I think that is an extremely important prophetic sign of what can take place. Because the biggest division in Christian history, the Reformation, was fundamentaly about the central question of justification: how do you get to heaven? Even though the big questions haven't been solved that one has. That statement, or the equivalent of that statement has been accepted by both the Vatican and Bishops conferences of various countries-mainly Lutheran, as being perfectly acceptable to both sides. I think that no one in the world would have suspected, or even dared to hope for even fifty years ago.

Does Christian ecumenism have an effect on atheists?

Everyone, who helped draft the Evangelical Catholic Proposal, was a firm believer in objective truth. It was not a fuzzy minded, let's be nice to each other kind of thing. That was a necessary presupposition. The old fashioned atheist often believed in objective truth, he believed in science. Today, I think things are radically different. My science students are much more religious than my humanities students. It is in the humanities that you find the most practical atheists, because you can deny objective truth and get away with it in the humanities. You can't deny objective truth in the sciences.

The last year has seen much differentiation between what is 'private' and what is 'public' as it relates to morality. Is this an indicator of declining morality as it relates to objective truth in our culture currently?

That is a necessary distinction. But it has been overdone. It has been used as an excuse for not taking any moral stand in the public area at all. It is rather similar to the idea that rules have exceptions, and hard cases need special treatment, and from that a whole new set of assumptions evolved. Or the idea of tolerance, which is a valid virtue, but when it becomes overblown, such that it excludes all the other virtues if defeats itself.

If you wanted Christians to go with something to live and to act by, what would that be?

Christ himself. Not as an abstract formula, but as the real presence.

How would one go about that?

You don't, He does! You put yourself where He is.

Do you see in reality today the Christian is more formulaic than relationship oriented in a mystical way perhaps, the non-tangible, yet real?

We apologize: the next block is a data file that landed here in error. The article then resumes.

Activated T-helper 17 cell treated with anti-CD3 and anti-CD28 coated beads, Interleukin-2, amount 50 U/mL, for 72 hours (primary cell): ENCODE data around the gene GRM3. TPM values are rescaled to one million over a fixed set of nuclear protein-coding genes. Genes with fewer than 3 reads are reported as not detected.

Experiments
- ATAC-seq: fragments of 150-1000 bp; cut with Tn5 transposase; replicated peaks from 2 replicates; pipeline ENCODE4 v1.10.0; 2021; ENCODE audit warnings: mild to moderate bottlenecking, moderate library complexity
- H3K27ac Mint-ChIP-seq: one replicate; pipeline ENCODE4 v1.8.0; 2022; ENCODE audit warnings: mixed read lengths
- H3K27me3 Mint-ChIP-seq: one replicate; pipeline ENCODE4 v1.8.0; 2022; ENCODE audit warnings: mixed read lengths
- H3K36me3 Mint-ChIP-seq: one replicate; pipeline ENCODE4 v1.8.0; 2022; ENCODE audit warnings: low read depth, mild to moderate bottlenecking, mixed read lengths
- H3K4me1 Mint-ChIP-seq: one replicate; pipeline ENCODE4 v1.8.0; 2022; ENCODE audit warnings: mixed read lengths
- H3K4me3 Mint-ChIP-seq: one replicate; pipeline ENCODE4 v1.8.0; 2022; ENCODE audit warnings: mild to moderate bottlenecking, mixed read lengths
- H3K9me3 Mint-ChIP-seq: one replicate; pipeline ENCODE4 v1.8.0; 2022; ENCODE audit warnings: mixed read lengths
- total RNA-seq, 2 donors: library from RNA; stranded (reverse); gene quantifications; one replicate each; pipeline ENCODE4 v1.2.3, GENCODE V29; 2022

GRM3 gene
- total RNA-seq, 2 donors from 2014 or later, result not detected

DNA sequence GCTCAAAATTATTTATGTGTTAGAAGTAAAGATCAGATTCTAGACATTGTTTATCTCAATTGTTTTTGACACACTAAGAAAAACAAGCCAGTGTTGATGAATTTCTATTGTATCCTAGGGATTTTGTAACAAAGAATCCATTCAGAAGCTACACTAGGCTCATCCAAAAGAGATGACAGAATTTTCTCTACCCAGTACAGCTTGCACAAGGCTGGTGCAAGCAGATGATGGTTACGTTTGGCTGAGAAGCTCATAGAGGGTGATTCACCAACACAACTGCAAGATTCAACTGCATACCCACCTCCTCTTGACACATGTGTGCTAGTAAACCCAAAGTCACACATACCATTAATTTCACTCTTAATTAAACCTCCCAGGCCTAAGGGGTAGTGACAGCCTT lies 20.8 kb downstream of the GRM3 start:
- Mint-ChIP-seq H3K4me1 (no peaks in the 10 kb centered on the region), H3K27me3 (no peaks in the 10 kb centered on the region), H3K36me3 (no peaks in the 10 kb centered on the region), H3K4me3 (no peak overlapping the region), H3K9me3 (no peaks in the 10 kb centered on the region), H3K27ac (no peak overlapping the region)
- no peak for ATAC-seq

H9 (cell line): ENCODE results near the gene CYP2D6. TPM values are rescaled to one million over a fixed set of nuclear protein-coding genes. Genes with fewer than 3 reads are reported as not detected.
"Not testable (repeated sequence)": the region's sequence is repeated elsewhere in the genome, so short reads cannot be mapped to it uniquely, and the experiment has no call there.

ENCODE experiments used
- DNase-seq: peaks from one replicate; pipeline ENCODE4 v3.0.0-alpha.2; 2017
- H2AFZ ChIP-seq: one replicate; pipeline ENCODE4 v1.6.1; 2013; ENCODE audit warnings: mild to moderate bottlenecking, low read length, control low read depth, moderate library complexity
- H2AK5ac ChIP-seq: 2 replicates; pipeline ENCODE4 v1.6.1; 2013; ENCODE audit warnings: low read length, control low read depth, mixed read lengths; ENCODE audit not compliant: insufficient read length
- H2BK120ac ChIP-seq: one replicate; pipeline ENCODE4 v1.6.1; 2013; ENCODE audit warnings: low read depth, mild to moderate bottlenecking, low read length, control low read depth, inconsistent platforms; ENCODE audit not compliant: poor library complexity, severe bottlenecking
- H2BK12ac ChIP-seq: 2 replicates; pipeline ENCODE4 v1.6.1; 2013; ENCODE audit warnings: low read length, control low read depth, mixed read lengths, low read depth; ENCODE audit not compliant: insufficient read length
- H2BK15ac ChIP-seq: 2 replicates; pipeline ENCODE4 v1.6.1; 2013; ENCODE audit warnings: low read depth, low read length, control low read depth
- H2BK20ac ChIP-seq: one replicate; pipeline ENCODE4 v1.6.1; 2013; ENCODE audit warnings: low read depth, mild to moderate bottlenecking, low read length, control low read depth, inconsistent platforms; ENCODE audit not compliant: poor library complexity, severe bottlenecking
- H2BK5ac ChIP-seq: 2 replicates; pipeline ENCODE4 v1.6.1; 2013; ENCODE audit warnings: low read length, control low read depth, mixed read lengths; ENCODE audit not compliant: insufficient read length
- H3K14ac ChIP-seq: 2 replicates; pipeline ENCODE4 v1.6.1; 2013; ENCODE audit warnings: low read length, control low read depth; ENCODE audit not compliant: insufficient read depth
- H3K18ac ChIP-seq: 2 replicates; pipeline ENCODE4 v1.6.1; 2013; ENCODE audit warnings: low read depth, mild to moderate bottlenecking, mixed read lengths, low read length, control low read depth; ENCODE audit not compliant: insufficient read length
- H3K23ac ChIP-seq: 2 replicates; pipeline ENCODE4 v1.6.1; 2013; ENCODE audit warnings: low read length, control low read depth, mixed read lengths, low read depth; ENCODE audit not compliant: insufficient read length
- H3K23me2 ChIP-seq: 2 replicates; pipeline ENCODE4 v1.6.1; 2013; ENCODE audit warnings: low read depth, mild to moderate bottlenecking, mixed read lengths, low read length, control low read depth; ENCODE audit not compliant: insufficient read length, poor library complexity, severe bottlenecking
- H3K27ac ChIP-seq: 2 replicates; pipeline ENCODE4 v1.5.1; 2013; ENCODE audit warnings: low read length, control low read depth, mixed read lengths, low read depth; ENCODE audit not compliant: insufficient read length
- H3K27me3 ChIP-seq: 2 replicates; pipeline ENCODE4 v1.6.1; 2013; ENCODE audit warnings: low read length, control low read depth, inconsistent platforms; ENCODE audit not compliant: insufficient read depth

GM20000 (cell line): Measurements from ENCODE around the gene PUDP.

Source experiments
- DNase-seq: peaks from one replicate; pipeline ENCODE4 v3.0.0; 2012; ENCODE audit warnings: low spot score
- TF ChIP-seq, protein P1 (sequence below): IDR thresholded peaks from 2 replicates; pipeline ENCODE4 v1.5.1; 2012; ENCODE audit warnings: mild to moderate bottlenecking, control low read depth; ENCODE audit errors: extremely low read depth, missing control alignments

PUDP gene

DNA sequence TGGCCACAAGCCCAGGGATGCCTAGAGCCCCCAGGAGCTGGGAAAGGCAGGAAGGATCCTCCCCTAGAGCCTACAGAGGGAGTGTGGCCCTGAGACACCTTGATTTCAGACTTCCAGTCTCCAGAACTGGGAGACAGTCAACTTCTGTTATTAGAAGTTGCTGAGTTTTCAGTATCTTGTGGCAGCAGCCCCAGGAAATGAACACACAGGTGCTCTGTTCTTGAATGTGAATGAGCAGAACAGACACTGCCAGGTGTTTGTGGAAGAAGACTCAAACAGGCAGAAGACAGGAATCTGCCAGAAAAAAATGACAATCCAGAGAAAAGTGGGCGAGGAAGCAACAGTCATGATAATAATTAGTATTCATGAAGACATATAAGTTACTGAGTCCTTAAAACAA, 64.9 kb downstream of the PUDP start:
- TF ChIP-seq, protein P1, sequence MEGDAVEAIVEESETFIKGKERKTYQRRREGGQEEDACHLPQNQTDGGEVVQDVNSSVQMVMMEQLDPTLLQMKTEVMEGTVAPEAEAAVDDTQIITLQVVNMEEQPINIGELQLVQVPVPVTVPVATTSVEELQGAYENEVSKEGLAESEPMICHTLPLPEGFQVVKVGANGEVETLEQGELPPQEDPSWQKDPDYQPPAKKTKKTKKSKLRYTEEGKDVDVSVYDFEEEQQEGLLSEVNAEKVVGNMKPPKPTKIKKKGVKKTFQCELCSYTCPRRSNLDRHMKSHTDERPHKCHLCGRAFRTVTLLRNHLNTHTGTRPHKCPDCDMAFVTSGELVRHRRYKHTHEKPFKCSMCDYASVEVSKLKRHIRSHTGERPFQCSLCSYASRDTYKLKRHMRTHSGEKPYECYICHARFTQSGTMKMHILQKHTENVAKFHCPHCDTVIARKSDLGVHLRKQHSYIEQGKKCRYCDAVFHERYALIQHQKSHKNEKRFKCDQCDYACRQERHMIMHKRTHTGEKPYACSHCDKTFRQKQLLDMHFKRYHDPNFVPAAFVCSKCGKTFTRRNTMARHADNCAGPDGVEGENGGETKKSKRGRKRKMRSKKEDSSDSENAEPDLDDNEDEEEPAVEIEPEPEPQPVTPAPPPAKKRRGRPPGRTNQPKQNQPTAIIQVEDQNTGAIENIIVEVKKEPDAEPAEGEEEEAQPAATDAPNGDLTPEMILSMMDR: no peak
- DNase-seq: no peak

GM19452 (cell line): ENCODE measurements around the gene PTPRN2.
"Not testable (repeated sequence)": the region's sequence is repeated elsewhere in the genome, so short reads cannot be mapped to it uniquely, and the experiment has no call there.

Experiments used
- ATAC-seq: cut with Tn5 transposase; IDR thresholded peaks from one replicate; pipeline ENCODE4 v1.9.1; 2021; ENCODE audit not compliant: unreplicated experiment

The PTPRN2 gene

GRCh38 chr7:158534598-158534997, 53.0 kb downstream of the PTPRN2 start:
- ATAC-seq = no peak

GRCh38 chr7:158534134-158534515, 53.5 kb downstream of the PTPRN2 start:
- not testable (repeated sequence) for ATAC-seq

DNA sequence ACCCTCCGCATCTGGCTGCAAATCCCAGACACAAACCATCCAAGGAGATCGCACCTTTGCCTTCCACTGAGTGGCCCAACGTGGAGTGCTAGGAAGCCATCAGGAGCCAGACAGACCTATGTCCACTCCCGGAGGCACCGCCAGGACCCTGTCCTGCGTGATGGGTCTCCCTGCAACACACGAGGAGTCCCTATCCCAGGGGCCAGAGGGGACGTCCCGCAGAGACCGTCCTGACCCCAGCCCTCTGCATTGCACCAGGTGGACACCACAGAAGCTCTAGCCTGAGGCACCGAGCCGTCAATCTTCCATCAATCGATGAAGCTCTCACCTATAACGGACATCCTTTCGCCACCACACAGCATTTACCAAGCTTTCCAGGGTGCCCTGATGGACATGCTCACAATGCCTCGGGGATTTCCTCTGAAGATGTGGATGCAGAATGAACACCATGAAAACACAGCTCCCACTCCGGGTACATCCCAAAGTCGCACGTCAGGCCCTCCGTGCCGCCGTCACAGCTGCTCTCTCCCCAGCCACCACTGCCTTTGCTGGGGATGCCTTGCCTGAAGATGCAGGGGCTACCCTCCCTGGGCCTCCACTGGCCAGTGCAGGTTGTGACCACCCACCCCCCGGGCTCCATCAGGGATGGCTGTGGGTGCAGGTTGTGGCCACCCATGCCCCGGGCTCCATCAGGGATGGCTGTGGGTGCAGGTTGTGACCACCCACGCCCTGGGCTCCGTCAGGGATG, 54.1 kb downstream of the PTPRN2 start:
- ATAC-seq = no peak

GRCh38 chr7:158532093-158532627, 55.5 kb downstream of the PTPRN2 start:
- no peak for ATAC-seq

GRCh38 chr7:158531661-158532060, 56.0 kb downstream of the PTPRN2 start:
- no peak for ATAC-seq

Well, there are groups that idolize formulas, and there are many groups, more today than in the past, that idolize relationships, which seem purely subjective and psychological. I think those are two aspects of the real thing, which is as you would say 'mystical.' This can't be put either into philosophical theological formulas or psychological formulas.

Do you see students of Philosophy, as is evidenced in your classes, going in a particular direction today?

The students do not know where they are going. They know that they have been cheated. When, for instance, I show Catholic students what the Catholic Church teaches, they always say: "why have we never been taught this in twelve years of education?" When as a philosopher I say to a history major, or science major: "Haven't you heard of this?" They say: "No, we were so involved in politically correct aspects of our discipline, that nobody ever bothered to tell us this." They are angry that they have been cheated of the basics. So they are a mission field.

Do you think that the role of a philosophy professor is to supply that?

To motivate it, not necessarily as an expert in all things, but at least as a beginner! That is as one who helps students to demand basic truth in each subject.

When you present religious truth or absolute truth in the Bible to your students, do you find that students today are able to see it as such, or are their worldview lenses too thick to see what is directly before them?

That is an impossible question to answer! Some yes and some no. But if they can just look at the data without the lenses, without presuppositions, if they are honest, open minded and searching, the data is there. It is very convincing. I have had very many students that have said: "Thank you for exposing us to such a book, it was so convincing!" There have been many life changing decisions. Charles Malec in a book called Christ in the University makes a very persuasive case that the university is the basic battlefield of the culture war today, because it forms the opinion of molders. People don't listen to Priests, Ministers, and Rabbis. They don't listen to political leaders but they still listen to University professors.

Is there anything in particular that you like to share concerning your forthcoming book: A Refutation of Moral Relativism –with us?

The issue that divides our society more than any other is whether there is anything objectively right or wrong. The best way to confront that issue is to look at the strongest arguments from both sides, and put them next to each other, and see which one has the most light.